Even for an institution as terminally sanitized as the Academy of Motion Picture Arts and Sciences, the group’s newly announced changes to its telecast read as its deepest kowtow yet. On Wednesday morning, the organization divulged plans to include a new category for “achievement in popular filmmaking” and to reschedule certain statuettes to be handed out during commercial breaks. Though this has been rightfully criticized as a shallow play at hipness — and, by proxy, a pretty pathetic admission of antiquation — it’s hardly a downgrade from how the academy currently operates.
The group already attempted to foster a category for “popular filmmaking” just nine years ago. In 2009, critical and commercial slam dunks such as “The Dark Knight” and “WALL-E” were omitted from the best picture nominees, despite strong representation among other categories. Whether or not the problem lay with the contenders, the program was met with its third-lowest ratings ever.
Months later, the best picture category was expanded to allow up to 10 nominees, creating more slots that would ostensibly be occupied by the popular cinema. But the expansion instead opened up more room for low-budget independent releases, which now dominate the category. This latest “popular filmmaking” category is a more obvious attempt to complete what the best picture expansion failed to do.
What’s more disturbing than this new category are the other amendments being made. There’s little doubt that the omission of certain statuettes from the telecast will end up affecting technicians most. This pick-and-choose approach betrays the reason for which many devoted Oscars watchers tune into the show. Even beyond movie lovers, the breadth of categories televised is a foundational element of viewing parties and office prediction pools.
What makes these changes sting most of all is their incongruity with the “popular filmmaking” category, which would most likely nominate films that owe their existence to the technicians who must now squeeze their speeches in during commercial breaks.
It’s hard to divorce the decision of the academy from the context of which films have and have not been acknowledged in the past few years. In the wake of the announcement, many noted that this change came just in time for the year that “Black Panther” would be an awards show contender. There is a level of pretension inherent to the Oscars. The fates of films such as “Black Panther,” which will fall into the popular film category rather than Best Picture, reinforce the Academy’s entrenched tradition of excluding of people of color and other marginalized communities. But this pretension is confusing and ever-changing — for example, there have been years in which the academy has aligned with the populist angle, choosing “Titanic” and “Braveheart,” or the safe choice: “Crash” instead of “Brokeback Mountain.”
The academy is incredibly changeable when it comes to selecting best picture. Furthermore, it’s unclear which factors the category is meant to measure. What makes a “best picture” when you’re comparing such wildly different films to one another? The category is arbitrary — whoever sweeps best director is going to sweep best picture, except, of course, for the years when this doesn’t happen. The academy seems torn between wanting to seem in touch with popular culture and wanting to maintain a level of exclusivity.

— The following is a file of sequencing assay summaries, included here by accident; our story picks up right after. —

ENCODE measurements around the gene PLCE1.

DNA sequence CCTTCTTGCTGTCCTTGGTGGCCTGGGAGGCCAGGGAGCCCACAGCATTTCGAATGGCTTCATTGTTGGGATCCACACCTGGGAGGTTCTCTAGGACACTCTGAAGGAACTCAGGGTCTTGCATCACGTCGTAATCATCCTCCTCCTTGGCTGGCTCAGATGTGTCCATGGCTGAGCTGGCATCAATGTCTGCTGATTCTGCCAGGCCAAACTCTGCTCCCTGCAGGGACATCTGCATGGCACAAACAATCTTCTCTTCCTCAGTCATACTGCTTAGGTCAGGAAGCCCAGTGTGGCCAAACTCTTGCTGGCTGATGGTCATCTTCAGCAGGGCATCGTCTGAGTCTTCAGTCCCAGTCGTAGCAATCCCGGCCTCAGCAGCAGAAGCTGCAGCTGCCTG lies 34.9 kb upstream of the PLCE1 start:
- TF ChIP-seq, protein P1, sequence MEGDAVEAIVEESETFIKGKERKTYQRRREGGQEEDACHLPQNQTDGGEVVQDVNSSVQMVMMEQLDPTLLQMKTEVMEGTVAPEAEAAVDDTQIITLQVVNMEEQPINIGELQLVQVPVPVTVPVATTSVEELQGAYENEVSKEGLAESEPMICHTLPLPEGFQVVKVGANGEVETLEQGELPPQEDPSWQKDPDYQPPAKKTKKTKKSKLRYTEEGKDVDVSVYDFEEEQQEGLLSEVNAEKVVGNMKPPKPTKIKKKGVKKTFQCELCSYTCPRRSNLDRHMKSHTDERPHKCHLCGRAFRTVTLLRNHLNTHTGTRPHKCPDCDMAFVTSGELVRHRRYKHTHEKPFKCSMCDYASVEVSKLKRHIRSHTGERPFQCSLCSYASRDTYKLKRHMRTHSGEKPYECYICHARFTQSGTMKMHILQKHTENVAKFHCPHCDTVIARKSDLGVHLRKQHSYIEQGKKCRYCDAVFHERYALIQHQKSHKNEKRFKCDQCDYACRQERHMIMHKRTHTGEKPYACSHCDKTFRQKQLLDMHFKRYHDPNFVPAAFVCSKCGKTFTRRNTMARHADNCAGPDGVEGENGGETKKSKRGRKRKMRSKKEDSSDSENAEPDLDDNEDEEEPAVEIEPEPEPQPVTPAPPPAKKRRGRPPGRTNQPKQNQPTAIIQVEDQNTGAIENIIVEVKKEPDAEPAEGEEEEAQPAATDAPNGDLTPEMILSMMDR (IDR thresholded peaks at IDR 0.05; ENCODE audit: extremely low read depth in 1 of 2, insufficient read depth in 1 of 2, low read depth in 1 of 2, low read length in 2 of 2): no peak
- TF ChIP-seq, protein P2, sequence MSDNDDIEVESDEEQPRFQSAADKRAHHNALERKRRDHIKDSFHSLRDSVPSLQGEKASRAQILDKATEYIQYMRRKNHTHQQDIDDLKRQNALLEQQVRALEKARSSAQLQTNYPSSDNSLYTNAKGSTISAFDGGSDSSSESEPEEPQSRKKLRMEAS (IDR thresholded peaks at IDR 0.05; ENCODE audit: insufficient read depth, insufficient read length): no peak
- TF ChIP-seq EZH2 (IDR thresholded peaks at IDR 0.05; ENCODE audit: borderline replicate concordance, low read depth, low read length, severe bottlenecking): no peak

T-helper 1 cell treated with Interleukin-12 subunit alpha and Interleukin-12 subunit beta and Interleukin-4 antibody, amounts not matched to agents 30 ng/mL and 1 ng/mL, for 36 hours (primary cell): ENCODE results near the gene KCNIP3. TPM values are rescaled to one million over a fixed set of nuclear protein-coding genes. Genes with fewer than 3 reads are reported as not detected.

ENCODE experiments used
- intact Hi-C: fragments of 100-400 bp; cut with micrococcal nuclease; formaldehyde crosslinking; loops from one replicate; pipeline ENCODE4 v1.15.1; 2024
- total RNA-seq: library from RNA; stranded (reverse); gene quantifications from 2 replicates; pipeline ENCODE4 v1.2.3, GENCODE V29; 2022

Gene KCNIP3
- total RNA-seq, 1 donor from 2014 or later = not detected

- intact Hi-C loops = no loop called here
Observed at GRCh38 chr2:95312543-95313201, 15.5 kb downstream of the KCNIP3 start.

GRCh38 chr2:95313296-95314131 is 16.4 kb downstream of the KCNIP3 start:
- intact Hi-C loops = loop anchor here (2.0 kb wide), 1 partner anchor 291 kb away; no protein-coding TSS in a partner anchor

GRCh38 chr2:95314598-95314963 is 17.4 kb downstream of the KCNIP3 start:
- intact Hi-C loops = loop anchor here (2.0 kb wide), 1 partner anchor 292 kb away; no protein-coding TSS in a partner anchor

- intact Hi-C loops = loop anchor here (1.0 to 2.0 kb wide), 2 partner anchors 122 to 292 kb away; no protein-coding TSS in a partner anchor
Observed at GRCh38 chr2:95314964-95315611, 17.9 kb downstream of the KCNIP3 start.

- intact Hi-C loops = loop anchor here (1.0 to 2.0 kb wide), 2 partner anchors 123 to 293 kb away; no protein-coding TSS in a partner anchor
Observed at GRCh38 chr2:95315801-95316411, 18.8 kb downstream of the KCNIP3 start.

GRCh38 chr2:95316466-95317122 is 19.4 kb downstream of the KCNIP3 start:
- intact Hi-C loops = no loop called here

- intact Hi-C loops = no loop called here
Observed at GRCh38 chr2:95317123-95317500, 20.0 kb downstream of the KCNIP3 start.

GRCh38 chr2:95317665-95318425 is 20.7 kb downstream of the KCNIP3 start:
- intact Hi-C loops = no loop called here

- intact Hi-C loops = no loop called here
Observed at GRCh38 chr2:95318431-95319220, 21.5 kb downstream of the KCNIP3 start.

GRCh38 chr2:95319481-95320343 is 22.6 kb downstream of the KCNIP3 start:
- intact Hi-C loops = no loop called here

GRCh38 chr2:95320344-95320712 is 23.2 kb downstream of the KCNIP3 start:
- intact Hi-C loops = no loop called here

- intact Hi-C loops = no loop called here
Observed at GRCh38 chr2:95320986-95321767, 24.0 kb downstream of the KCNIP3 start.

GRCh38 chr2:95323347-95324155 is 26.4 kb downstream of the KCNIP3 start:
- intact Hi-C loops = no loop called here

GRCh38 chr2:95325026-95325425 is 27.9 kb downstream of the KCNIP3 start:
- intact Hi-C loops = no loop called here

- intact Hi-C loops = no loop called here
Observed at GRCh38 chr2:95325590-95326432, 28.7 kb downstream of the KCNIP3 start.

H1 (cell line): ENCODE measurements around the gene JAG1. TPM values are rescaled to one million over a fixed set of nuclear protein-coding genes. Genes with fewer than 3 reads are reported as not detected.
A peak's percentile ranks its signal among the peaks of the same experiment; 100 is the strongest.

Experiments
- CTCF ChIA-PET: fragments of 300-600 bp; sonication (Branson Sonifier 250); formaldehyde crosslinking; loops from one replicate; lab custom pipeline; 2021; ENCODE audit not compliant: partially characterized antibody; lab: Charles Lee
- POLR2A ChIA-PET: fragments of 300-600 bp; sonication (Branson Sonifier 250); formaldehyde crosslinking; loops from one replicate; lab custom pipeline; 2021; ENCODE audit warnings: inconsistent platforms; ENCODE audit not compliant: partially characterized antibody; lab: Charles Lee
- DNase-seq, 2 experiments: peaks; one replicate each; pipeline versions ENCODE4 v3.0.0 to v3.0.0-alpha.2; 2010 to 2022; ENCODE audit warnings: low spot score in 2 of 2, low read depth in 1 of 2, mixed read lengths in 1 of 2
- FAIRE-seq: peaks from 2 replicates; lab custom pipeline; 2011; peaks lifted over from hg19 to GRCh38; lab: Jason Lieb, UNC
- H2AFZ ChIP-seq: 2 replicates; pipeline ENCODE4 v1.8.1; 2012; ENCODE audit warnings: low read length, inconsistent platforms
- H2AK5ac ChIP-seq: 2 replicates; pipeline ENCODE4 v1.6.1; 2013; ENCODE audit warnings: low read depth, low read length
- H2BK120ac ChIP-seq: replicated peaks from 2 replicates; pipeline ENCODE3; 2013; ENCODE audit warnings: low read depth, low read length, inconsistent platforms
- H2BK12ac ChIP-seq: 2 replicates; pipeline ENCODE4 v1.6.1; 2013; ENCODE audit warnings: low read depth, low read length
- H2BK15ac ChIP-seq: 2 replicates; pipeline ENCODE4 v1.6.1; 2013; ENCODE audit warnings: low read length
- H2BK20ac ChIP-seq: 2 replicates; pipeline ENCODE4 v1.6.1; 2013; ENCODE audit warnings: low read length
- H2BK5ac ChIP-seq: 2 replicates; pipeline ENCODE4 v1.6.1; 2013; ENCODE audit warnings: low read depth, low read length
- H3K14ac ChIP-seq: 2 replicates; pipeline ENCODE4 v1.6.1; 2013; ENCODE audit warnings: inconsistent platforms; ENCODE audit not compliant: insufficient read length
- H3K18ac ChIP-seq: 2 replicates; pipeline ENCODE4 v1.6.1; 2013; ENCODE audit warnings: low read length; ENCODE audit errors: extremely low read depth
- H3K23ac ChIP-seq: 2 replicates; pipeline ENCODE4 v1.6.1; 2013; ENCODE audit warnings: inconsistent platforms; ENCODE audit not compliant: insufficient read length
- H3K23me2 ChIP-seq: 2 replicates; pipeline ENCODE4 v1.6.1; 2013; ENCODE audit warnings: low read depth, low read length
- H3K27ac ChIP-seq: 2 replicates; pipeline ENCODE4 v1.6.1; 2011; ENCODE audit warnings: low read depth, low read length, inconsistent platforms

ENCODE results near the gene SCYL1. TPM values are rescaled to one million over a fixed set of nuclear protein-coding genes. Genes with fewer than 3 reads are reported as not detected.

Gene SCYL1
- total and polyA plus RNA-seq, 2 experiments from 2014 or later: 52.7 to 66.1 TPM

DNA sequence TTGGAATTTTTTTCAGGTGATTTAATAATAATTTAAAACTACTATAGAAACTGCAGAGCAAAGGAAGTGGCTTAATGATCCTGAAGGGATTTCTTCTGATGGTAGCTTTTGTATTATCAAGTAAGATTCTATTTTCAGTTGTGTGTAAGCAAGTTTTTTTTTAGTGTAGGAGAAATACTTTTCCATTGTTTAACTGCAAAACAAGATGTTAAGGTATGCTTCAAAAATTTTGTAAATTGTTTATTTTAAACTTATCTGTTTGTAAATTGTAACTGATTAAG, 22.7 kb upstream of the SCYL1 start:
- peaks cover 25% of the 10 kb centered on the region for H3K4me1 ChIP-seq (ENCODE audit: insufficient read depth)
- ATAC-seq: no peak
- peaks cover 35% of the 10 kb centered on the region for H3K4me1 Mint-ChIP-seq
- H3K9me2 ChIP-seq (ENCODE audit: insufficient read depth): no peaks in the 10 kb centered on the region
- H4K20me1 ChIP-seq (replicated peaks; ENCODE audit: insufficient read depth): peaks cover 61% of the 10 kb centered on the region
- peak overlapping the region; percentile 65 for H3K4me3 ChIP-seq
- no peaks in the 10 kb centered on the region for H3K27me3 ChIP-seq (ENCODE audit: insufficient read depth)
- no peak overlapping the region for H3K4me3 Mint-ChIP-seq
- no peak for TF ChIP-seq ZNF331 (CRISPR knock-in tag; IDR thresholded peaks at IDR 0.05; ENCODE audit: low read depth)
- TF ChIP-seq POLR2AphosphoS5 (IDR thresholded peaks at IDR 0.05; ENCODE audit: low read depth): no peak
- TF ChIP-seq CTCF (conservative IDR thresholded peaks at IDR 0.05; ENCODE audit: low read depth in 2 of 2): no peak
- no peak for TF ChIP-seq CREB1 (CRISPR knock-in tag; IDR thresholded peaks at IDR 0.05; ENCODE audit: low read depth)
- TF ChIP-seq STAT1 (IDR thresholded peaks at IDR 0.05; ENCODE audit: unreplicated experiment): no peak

This inclination toward exclusivity seems at odds with the academy’s decision to acknowledge popular films — a category that is so loosely defined that it can only be assumed to be a direct response to the saturation of franchise films over the past decade. In reality, the addition of this category just reinforces that the academy knows it needs to up its ratings but also seems to dread the kind of messiness that occurs at the more “accessible” awards ceremonies, such as the Golden Globes.
The fact that there’s now a category for best popular film suggests, by extension, that the films in the best picture category cannot be popular. While the increasing fragmentation of categories does allow for more varied films to be recognized, it reinforces the idea that genre films are not on the same level as best picture nominees. They are good films, certainly — awards are given for best animated feature, best documentary and, soon, best popular film — but the cream of the crop consists of the best pictures.
At the end of the day, these troubling updates reflect attitudes that are old news. While this new category serves to untether tentpole releases from best picture, other films have already been subject to this attitude for decades. No documentary has ever been nominated for best picture. Only three animated films have. And the best picture nominees are almost always English-speaking. Though the academy has yet to announce the qualifications for the “popular film” category — which will be philistine at best and cynically capitalist at worst — it will undoubtedly exclude more films from the night’s top prize than many current categories already do. This addition promises to shove unsung artists away from the stage.
Film is an incredibly accessible and intensely collaborative medium — it’s about time the academy learn what it means to sincerely celebrate those things.